We all have that book that captured us instantly. When we first read it, we would be so engrossed in the story that we wouldn’t even remember turning the pages. However, sometimes these books lose their initial allure and the magic that overcame us upon the first reading. Here are some of the books that I wish I could recapture the experience of reading them for the first time.
Warning: May contain spoilers and awesomeness.
1. Alex Rider series by Anthony Horowitz – Horowitz knows how to keep his readers turning pages, and I can remember staying up until 4:00 a.m. just waiting to see how MI6 teen spy Alex escaped from a seemingly doomed situation. However, now that I know how he got out of those jams, the books have lost some of their mystery and excitement for me.
2. Garden Spells by Sarah Addison Allen – Garden Spells is Allen’s breakout novel, and it became a New York Times Bestseller. Her writing seamlessly mixed magic with reality. Also, this book was the first time in which I had been thrown into a world of sensory details in which sight was not the primary sense. Instead, Allen bombarded me with decadent tastes and enticing scents. I swear that I could sometimes taste and smell what she was describing. While I still love her writing and remain an unwavering fan, I wish that I could go back and experience the newness of her writing again.
3. Harvest Son: Planting Roots in American Soil by David Mas Masumoto – Masumoto’s exploration of his familial roots, community roots, and roots of his vineyard kept my attention. Admittedly, though, I read it during a time in which I was assigned (and diligently reading) horribly boring texts. Therefore, this assigned reading felt like I was somehow cheating the system because I was enjoying it. That aspect of my enjoyment is gone upon subsequent and voluntary readings of the book.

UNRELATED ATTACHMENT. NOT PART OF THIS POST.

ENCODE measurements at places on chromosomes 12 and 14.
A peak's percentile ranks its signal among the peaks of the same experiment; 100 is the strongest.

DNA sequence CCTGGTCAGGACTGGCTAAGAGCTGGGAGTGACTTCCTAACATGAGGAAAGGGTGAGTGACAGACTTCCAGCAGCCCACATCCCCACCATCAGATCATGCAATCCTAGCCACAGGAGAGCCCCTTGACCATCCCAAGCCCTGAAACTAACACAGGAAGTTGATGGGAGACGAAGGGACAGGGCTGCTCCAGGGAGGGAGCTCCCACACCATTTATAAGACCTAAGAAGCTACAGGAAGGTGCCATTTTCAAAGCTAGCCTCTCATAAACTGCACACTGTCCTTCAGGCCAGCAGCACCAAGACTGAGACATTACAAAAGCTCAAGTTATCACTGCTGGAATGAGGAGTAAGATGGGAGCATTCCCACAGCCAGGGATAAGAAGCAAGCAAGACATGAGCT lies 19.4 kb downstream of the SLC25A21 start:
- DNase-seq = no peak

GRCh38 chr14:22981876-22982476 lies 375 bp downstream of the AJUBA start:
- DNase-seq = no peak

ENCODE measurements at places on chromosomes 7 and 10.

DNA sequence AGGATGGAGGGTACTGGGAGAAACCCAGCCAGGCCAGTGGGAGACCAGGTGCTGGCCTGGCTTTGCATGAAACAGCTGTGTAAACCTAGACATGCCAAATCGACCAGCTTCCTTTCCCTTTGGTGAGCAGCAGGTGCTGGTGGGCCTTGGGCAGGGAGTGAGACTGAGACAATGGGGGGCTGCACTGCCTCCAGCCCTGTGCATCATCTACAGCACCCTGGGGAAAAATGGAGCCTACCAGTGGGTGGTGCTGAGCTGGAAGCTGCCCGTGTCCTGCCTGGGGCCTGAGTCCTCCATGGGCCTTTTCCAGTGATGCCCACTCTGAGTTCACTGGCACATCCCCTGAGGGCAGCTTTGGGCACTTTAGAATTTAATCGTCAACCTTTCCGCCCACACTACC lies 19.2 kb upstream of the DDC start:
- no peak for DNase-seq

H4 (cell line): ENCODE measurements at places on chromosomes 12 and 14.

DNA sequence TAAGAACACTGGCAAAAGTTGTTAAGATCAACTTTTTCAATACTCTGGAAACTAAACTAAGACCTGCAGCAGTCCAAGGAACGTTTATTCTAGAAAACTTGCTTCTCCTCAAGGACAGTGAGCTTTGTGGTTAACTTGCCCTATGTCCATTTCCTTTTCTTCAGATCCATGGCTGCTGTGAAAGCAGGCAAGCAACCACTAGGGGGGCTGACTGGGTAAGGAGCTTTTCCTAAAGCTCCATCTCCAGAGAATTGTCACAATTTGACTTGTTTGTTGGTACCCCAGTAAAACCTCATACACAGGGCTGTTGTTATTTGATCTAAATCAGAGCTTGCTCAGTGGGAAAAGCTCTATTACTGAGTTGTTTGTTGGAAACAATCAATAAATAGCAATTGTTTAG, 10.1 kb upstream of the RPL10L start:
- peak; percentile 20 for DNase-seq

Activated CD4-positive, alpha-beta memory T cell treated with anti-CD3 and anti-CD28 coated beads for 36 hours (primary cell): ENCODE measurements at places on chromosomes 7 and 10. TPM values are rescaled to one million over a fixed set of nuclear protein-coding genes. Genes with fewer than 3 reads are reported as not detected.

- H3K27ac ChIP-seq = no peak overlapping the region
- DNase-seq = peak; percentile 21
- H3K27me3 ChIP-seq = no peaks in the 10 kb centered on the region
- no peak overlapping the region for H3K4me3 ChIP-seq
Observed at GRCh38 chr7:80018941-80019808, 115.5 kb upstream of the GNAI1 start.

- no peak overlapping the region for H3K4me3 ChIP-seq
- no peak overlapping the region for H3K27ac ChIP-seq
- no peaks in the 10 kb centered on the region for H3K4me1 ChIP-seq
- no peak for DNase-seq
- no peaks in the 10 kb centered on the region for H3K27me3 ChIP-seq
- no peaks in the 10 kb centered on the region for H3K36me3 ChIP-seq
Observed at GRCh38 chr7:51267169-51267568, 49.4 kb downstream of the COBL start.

4. Queen of Babble trilogy by Meg Cabot – This series is one of my favorites. Perhaps my love for it stems from the books’ connections to Pride and Prejudice or from the protagonist learning to be unapologetic about who she is. I’m not sure. The first time reading the books was magical, and while I always have fun rereading the series, it just doesn’t have that enchantment over me like it did during the first reading.
5. The Good Earth by Pearl S. Buck – While not the most uplifting of novels, The Good Earth had me continually rooting for Wang Lung and O-Lan to rise out of poverty and then for Wang Lung to realize O-Lan’s importance. That hope for a happy ending kept me turning pages the first time, but now that I know the ending, I can’t bring myself to go back to the book for a second reading.
6. To Kill a Mockingbird by Harper Lee – This is the first assigned book that I remember actually enjoying as a kid. I was transported into a world in which I felt like I was Scout, and I intensely felt her emotions and the bond that she had with Boo Radley. While I understood (at least to some extent) the racial, class, and gender issues in the text, my focus was on Scout—how much I wanted to be like her and any shared attributes we may have had with one another. Now that I’m older, I find myself unable to read the book again that same focus.
7. You Had Me at Halo by Amanda Ashby – The reader starts out with a dead protagonist, but the book is oddly uplifting. While I’ve read the text three times now, I still haven’t been able to recapture that first time’s fun reading experience.
What are some books that you wish that you could read for the first time again?